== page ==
"... On NPR this morning I was listening to his interview with Diane Rehm and he was discussing his bankruptcy bill that is being debated in the House. He was drawing a comparison between credit card companies and alcoholic drink companies. His line of comparison was that we do not blame the company that made the alcohol when a person is weak and becomes an alcoholic while a credit card company can get blamed for the misuse of credit when a person is weak and uses their credit card too much."
Memo to Grassler, in 1956 the American Medical Association declares alcoholism an illness. In Physician's News Digest they talk about handling that disease. If Sen.Grassely draws the analogy of credit card debt to alcoholism, then aren't these people suffering from a disease? Shouldn't they be treated like people with an illness, and not a weakness? I can't go a day without getting a credit card offer in the mail with a huge credit line, low interest rate, and those cute, preprinted checks with my name plastered across them. (a huge cause of identity theft) Isn't that like sending an alocholic a bottle of hooch in the mail every day and expect that person not to drink it? Of course this bill does not address the credit card companies culpability in credit card abuse.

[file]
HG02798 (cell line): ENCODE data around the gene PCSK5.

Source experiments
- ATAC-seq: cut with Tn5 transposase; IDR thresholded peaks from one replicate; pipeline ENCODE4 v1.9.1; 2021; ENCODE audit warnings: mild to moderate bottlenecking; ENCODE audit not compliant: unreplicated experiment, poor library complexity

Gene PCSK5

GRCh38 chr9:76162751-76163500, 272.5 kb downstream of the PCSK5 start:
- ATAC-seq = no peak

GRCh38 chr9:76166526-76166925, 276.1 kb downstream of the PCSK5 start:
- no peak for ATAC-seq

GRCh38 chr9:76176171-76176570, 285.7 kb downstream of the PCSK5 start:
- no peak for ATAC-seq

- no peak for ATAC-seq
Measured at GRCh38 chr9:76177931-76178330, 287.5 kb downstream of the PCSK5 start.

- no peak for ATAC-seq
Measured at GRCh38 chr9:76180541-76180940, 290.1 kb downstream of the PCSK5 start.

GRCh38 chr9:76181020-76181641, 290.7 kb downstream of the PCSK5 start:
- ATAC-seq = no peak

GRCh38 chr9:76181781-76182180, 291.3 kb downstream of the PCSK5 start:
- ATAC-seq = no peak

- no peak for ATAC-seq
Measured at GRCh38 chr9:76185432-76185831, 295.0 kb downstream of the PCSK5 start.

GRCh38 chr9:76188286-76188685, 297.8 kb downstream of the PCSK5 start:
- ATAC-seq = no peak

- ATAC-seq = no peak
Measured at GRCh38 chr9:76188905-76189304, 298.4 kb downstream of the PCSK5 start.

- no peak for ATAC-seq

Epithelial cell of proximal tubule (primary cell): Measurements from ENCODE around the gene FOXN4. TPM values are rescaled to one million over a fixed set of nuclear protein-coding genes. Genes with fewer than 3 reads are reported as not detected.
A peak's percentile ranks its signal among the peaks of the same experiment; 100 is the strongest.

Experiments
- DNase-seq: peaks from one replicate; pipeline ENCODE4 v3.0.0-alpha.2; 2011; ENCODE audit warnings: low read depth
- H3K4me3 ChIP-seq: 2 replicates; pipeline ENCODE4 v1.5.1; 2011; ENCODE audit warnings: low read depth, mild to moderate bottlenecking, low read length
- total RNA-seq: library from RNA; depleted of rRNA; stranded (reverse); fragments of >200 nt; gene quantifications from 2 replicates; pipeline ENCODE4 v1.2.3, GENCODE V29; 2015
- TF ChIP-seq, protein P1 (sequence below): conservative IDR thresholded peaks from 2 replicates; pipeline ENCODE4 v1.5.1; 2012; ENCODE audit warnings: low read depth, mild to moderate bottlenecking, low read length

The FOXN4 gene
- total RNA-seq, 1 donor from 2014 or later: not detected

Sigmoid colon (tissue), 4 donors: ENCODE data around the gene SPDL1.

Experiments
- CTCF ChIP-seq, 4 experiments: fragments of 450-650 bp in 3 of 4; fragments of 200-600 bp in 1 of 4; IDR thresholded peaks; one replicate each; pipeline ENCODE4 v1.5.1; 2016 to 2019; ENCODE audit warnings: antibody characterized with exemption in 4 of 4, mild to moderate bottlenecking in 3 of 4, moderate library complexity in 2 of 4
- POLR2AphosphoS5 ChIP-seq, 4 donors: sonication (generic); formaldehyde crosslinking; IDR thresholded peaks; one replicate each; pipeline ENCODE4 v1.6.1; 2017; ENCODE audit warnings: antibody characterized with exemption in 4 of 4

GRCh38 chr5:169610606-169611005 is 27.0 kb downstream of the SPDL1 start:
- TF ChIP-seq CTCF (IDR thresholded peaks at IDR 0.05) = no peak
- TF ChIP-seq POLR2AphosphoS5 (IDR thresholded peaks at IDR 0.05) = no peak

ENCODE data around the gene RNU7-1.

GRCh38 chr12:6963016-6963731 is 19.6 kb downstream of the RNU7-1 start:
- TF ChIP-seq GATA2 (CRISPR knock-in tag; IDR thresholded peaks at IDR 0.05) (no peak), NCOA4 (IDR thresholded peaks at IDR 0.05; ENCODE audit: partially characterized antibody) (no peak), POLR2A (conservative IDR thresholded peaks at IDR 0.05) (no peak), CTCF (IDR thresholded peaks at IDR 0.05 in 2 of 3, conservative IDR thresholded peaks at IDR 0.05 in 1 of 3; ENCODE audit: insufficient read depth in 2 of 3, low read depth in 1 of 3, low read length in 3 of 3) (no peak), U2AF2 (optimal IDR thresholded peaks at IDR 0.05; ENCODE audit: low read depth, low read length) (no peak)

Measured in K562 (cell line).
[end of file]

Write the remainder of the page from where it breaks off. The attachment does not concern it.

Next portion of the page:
Our overall concern is that this isn't a balanced bill," said Travis Plunkett, spokesman for the Consumer Federation of America, a nonprofit consumer research and advocacy group. "There isn't a single curb on abusive lending practices by credit card companies in these bills."